Scientists have developed a method of detecting nuclear bombs at airports – one of the biggest threats to security in modern times.
Detecting nuclear bombs being smuggled through airports poses a number of challenges. To make a crude bomb, terrorists need enough plutonium or highly enriched uranium. However, most cases of nuclear trafficking involve gram-level quantities of these materials, which is hard to detect via most inspection methods at airports, the International Atomic Energy Agency (IAEA) said.
Published in the Journal of Applied Physics, scientists say they have found a way to detect these tiny amounts of fissile material using standard X-ray detectors, coupled with a special algorithm.
Researchers believe their method will mean airport security can detect small levels of plutonium and uranium stored in small layered objects like baggage.
The team, from the University of Texas at Austin and the US Department of Energy's Pacific Northwest National Laboratory, say their findings have the potential to provide a new tool to stop nuclear trafficking.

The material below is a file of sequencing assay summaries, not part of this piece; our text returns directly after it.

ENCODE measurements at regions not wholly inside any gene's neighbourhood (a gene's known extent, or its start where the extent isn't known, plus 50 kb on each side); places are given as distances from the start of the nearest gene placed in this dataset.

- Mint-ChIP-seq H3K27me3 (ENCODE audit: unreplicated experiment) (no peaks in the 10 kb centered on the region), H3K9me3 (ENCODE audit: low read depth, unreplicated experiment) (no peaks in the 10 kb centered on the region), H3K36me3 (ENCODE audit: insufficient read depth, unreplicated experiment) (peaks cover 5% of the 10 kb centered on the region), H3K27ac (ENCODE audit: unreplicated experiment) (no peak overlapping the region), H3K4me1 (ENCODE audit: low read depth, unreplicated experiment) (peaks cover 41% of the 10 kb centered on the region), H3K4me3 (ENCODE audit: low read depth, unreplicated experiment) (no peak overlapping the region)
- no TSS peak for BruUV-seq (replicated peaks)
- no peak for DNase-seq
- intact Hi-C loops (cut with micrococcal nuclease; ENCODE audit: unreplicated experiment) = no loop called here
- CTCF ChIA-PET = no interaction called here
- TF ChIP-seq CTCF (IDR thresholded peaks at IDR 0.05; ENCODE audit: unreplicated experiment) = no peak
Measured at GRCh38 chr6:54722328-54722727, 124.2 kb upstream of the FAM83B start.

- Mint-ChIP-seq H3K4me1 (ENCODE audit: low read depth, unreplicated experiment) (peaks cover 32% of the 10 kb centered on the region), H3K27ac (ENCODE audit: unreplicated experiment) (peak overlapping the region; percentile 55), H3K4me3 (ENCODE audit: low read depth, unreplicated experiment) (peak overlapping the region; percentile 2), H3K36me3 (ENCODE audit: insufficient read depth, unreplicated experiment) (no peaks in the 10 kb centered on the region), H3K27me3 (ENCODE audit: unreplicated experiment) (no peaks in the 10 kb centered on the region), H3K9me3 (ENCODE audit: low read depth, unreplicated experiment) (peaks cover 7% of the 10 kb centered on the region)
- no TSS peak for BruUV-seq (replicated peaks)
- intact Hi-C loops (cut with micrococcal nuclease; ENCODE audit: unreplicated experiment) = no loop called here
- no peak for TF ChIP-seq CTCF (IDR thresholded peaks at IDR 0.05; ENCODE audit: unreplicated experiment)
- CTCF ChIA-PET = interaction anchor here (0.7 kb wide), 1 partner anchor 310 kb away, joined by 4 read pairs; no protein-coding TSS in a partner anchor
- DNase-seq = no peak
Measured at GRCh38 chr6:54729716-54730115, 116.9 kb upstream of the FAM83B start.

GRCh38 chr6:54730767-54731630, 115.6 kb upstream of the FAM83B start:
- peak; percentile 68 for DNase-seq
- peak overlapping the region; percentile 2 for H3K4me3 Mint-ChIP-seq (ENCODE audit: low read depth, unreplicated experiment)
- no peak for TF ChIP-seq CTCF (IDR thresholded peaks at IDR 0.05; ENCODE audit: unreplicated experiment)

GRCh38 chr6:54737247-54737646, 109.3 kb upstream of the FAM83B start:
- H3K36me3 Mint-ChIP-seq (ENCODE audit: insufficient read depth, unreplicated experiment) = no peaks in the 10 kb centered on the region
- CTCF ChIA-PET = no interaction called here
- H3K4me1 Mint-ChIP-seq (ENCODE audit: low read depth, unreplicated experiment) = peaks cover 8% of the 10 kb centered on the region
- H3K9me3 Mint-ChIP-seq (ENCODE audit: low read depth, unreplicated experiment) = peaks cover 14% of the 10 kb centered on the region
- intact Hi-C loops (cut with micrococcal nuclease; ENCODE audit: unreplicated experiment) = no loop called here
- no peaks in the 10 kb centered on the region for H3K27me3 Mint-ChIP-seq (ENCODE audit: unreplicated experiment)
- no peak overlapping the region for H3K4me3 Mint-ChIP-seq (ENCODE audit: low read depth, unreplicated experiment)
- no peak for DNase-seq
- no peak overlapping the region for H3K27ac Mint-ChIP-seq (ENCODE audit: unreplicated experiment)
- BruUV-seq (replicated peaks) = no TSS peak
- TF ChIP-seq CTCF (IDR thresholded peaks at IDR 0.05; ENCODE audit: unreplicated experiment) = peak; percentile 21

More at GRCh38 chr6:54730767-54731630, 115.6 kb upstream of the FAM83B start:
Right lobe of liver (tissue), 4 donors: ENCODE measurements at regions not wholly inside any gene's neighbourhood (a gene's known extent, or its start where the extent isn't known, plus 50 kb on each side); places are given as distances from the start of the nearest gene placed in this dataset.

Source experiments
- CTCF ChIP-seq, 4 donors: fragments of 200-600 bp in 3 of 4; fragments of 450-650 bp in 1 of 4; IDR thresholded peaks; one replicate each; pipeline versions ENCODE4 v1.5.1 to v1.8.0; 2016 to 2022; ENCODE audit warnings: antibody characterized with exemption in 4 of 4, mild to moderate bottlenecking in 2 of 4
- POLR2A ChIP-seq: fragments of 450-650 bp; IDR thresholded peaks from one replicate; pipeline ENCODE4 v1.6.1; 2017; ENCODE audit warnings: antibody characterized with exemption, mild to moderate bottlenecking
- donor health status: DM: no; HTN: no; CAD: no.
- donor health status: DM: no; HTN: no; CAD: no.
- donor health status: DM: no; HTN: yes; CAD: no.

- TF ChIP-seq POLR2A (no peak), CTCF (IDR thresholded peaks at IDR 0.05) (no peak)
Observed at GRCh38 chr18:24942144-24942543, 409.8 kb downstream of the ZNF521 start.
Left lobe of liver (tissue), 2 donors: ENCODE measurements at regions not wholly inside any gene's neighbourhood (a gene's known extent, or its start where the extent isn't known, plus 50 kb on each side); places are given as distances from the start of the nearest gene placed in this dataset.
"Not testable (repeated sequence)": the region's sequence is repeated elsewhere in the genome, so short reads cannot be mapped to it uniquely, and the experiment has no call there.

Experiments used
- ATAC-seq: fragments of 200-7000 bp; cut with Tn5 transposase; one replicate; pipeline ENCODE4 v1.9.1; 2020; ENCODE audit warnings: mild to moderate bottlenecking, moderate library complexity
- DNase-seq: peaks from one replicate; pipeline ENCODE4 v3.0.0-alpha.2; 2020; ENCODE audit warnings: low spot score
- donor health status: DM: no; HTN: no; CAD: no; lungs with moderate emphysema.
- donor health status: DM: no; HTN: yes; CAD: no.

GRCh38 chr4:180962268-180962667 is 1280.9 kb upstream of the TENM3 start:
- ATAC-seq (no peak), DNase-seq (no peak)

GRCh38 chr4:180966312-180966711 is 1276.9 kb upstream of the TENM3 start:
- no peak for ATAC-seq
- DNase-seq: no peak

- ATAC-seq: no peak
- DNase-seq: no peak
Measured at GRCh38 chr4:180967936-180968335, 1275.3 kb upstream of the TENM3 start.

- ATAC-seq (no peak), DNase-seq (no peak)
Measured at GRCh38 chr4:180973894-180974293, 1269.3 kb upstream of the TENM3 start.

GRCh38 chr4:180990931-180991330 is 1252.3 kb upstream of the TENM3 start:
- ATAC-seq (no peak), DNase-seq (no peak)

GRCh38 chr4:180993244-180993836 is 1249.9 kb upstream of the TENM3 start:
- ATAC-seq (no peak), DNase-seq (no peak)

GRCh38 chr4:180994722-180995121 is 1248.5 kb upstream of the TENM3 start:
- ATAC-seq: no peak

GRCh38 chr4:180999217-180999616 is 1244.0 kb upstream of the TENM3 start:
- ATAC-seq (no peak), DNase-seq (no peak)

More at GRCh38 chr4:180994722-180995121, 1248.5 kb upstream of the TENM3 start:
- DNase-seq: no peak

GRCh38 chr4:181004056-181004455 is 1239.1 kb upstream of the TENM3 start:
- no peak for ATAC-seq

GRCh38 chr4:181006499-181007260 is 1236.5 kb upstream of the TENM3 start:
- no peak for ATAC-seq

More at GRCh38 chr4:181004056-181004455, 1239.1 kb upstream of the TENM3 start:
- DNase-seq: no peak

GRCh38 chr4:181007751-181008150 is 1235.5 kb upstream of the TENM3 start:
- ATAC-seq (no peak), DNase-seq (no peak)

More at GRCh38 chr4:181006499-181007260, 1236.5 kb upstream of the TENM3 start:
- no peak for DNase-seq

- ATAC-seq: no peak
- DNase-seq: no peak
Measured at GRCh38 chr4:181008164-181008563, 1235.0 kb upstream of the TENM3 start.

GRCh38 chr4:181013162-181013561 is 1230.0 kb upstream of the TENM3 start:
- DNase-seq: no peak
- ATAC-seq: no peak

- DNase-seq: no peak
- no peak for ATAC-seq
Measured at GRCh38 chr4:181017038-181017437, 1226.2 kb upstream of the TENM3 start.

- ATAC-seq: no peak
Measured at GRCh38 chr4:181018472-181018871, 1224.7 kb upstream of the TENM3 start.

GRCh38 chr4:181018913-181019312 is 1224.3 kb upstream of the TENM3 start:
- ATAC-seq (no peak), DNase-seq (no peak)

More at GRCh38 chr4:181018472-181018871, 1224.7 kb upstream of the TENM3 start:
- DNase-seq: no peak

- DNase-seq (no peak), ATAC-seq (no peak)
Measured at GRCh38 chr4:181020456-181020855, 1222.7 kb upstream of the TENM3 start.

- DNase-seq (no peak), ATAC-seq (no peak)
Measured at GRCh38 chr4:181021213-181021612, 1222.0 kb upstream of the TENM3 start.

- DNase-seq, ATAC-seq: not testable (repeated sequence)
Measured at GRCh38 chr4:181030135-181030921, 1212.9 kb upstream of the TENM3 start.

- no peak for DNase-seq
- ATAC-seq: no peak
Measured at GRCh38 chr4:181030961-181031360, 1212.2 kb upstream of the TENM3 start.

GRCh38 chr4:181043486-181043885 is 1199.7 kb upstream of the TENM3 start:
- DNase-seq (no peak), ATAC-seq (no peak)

Mark Deinert, one of the authors of the paper, said: "We first had to develop a computational model for how X-rays move through materials and how they are detected so that we could predict what an image will look like once the radiation passed through an object.
"With that in hand, we applied an 'inverse algorithm,' varying the composition of the object until the predicted image matched the measured one. We also gave our algorithm additional details about density and other factors—a process called 'regularisation'— to adaptively enhance its ability to discriminate materials."
Their system expands on techniques originally intended for medical applications. Lead author Andrew Gilbert said: "We wanted to show that spectrally sensitive detectors can be used to discriminate plutonium and other high-atomic-number elements from multiple layers of other materials using a single-view radiograph.
"In simulated radiographs, we were able to detect the presence of plutonium with a mass resolution per unit area of at least 0.07 gram/centimeter squared; in other words, we can locate a sample of plutonium with a thickness of only 0.036 millimeters."
Explaining how they will develop their nuclear bomb detection method on a larger scale, Deinert added: "We plan to apply the algorithm to high-energy X-ray systems that could be used for verification of arms-reduction treaties."